Husam Zomlot, the PA’s chief envoy to the United States, confirmed the new strategy during an interview this week with The Media Line on the sidelines of a West Bank conference focused on Palestinian-American relations.
Zomlot made clear that the Palestinian mission in Washington is seeking to strengthen its relations with the American people, rather than mend ties with the White House.
“We have been engaging America [using a] top-down [approach], but we must instead do so from the bottom-up,” he contended, adding that the PA is already working with existing Palestinian organizations throughout the U.S. to achieve its aim.
Zomlot described the policy shift as a means of creating a “continuity of peace,” one in which Palestinian rights are supported by a broad spectrum of the American populace.
The “State of Palestine” will reportedly preside next year over the largest bloc of developing nations at the United Nations.
Palestine — which is not a member state of the UN but has observer state status — was chosen to head the so-called Group of 77, a consortium now consisting of 134 nations that often speaks in one voice at the UN General Assembly, starting January 1, 2019, The New York Times reported Tuesday.
“We will be negotiating on behalf of 135 countries,” Palestinian Ambassador to the UN Riyad Mansour told the paper, including his own delegation in the count.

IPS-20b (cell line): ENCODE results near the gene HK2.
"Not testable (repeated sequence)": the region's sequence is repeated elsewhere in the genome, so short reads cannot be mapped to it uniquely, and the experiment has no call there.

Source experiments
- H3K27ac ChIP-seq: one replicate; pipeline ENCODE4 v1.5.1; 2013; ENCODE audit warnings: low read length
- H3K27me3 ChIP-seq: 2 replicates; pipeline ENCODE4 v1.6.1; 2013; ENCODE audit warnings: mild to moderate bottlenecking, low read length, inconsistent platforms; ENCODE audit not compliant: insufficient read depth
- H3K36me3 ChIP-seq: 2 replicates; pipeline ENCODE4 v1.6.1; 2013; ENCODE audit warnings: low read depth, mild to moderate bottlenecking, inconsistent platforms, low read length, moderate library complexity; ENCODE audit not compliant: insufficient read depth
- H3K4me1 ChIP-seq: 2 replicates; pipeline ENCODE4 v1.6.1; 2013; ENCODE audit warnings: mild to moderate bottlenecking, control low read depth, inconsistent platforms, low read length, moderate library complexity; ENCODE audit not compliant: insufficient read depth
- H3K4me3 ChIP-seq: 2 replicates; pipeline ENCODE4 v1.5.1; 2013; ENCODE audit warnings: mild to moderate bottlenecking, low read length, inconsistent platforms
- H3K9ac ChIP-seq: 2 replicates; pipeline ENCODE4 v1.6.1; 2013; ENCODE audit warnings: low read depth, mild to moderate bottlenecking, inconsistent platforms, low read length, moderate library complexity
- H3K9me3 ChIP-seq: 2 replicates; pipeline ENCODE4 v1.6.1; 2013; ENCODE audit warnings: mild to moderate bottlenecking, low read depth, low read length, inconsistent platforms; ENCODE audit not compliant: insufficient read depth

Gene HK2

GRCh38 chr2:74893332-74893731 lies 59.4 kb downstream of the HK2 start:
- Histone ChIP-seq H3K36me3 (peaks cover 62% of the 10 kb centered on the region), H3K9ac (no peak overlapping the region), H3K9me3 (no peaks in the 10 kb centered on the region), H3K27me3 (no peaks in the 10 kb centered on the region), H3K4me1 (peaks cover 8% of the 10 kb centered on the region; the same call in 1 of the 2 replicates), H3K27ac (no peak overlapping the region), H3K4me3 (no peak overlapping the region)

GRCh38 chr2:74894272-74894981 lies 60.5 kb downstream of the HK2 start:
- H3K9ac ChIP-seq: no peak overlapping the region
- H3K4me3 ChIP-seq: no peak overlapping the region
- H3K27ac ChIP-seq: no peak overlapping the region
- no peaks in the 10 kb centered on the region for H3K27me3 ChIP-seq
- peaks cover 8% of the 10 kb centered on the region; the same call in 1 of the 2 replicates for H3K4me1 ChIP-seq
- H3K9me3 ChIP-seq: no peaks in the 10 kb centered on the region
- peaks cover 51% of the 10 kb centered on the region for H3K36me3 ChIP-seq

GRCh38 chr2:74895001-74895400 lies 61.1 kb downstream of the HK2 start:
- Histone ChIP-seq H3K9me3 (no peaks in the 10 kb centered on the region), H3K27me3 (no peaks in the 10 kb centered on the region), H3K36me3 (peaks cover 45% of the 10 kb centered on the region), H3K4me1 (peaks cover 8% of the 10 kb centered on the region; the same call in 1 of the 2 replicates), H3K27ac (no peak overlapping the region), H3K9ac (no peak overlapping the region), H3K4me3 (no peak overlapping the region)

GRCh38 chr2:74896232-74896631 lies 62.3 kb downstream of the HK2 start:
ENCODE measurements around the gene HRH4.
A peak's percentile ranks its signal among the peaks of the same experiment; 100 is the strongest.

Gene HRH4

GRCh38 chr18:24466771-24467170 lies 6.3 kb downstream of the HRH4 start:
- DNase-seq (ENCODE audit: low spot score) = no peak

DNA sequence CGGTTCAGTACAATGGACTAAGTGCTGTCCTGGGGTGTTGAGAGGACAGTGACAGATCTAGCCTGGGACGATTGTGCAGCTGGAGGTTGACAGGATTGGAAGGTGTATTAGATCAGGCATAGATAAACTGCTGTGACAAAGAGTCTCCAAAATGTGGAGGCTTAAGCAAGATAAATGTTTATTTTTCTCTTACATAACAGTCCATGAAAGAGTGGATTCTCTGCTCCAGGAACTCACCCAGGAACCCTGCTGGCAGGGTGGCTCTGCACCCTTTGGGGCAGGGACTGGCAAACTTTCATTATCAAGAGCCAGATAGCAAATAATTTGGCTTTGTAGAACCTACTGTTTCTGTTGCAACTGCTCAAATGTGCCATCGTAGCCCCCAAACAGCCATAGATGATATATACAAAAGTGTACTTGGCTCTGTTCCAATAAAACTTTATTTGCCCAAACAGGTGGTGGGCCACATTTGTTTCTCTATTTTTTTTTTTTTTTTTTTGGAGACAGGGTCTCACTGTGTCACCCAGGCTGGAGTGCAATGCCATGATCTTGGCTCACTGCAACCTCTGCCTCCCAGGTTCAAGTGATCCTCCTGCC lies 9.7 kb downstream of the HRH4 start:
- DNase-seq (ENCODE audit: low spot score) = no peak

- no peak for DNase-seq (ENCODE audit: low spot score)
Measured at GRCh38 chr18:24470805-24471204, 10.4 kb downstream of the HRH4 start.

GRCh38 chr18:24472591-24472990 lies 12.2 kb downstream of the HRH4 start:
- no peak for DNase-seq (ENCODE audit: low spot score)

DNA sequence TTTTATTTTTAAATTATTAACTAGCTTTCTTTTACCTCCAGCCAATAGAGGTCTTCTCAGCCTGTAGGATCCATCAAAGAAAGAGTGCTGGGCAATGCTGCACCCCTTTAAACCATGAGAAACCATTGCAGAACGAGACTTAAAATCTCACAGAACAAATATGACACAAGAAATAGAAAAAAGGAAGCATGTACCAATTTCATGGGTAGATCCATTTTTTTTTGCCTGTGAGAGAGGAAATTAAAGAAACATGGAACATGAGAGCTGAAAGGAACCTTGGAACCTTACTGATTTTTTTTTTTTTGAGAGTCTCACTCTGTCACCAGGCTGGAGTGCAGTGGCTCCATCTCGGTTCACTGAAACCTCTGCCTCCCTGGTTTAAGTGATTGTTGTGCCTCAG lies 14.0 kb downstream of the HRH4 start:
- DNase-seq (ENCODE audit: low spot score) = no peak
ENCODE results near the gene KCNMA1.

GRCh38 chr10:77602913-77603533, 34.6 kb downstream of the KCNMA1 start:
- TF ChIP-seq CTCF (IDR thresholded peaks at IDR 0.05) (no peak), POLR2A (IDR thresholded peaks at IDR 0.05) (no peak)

The group was originally founded in 1964 with 77 countries, including Egypt, Saudi Arabia, Brazil, Thailand and India. Over the years it has grown to include countries such as South Africa, Qatar, Cuba, Bosnia and Herzegovina, Singapore, and Angola. It represents some 80 percent of the world’s population.
Egypt currently holds the group’s presidency until December 31.
The Foreign Ministry in Israel did not immediately respond to a request for comment.
Israel’s Ambassador to the UN Danny Danon expressed misgivings about the move.
“The goal of the Group of 77 originally was to facilitate the economic advancement of underdeveloped nations,” he told The Times of Israel. “It is unfortunate that it will now become a platform for spreading lies and incitement. This will not promote the G-77’s goals, and encourages the Palestinians to not engage in negotiations for peace.”